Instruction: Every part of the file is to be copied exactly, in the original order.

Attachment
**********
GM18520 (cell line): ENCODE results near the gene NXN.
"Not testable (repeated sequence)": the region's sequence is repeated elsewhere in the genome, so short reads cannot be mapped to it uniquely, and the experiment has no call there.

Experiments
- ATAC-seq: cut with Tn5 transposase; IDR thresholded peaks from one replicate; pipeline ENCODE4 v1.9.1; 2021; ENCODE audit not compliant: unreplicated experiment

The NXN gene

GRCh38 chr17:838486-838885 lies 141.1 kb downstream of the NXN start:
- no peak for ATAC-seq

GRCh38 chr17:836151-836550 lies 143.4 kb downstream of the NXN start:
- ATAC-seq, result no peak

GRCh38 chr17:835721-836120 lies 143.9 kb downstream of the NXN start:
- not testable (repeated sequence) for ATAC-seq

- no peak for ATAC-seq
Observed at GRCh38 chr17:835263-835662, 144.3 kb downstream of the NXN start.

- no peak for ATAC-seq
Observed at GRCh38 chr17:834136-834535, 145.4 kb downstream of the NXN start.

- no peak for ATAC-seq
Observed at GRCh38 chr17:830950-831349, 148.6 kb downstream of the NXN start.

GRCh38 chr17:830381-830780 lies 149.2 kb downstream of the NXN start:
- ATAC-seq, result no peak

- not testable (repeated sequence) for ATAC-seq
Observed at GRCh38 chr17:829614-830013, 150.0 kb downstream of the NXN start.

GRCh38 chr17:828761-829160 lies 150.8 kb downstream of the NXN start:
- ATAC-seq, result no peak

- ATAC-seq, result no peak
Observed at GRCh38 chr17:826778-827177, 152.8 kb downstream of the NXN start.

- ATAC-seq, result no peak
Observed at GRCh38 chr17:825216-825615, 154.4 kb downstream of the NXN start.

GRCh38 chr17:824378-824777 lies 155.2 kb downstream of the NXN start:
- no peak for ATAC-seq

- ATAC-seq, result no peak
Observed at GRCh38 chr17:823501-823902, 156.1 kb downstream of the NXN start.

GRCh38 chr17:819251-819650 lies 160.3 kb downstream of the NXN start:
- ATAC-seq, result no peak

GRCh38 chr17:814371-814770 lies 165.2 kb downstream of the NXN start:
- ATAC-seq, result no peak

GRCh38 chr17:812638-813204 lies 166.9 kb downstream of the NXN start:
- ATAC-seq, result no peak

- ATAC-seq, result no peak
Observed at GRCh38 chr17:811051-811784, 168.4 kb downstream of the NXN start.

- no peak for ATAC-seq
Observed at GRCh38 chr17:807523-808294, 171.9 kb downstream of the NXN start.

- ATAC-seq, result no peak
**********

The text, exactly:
GM18520 (cell line): ENCODE results near the gene NXN.
"Not testable (repeated sequence)": the region's sequence is repeated elsewhere in the genome, so short reads cannot be mapped to it uniquely, and the experiment has no call there.

Experiments
- ATAC-seq: cut with Tn5 transposase; IDR thresholded peaks from one replicate; pipeline ENCODE4 v1.9.1; 2021; ENCODE audit not compliant: unreplicated experiment

The NXN gene

GRCh38 chr17:838486-838885 lies 141.1 kb downstream of the NXN start:
- no peak for ATAC-seq

GRCh38 chr17:836151-836550 lies 143.4 kb downstream of the NXN start:
- ATAC-seq, result no peak

GRCh38 chr17:835721-836120 lies 143.9 kb downstream of the NXN start:
- not testable (repeated sequence) for ATAC-seq

- no peak for ATAC-seq
Observed at GRCh38 chr17:835263-835662, 144.3 kb downstream of the NXN start.

- no peak for ATAC-seq
Observed at GRCh38 chr17:834136-834535, 145.4 kb downstream of the NXN start.

- no peak for ATAC-seq
Observed at GRCh38 chr17:830950-831349, 148.6 kb downstream of the NXN start.

GRCh38 chr17:830381-830780 lies 149.2 kb downstream of the NXN start:
- ATAC-seq, result no peak

- not testable (repeated sequence) for ATAC-seq
Observed at GRCh38 chr17:829614-830013, 150.0 kb downstream of the NXN start.

GRCh38 chr17:828761-829160 lies 150.8 kb downstream of the NXN start:
- ATAC-seq, result no peak

- ATAC-seq, result no peak
Observed at GRCh38 chr17:826778-827177, 152.8 kb downstream of the NXN start.

- ATAC-seq, result no peak
Observed at GRCh38 chr17:825216-825615, 154.4 kb downstream of the NXN start.

GRCh38 chr17:824378-824777 lies 155.2 kb downstream of the NXN start:
- no peak for ATAC-seq

- ATAC-seq, result no peak
Observed at GRCh38 chr17:823501-823902, 156.1 kb downstream of the NXN start.

GRCh38 chr17:819251-819650 lies 160.3 kb downstream of the NXN start:
- ATAC-seq, result no peak

GRCh38 chr17:814371-814770 lies 165.2 kb downstream of the NXN start:
- ATAC-seq, result no peak

GRCh38 chr17:812638-813204 lies 166.9 kb downstream of the NXN start:
- ATAC-seq, result no peak

- ATAC-seq, result no peak
Observed at GRCh38 chr17:811051-811784, 168.4 kb downstream of the NXN start.

- no peak for ATAC-seq
Observed at GRCh38 chr17:807523-808294, 171.9 kb downstream of the NXN start.

- ATAC-seq, result no peak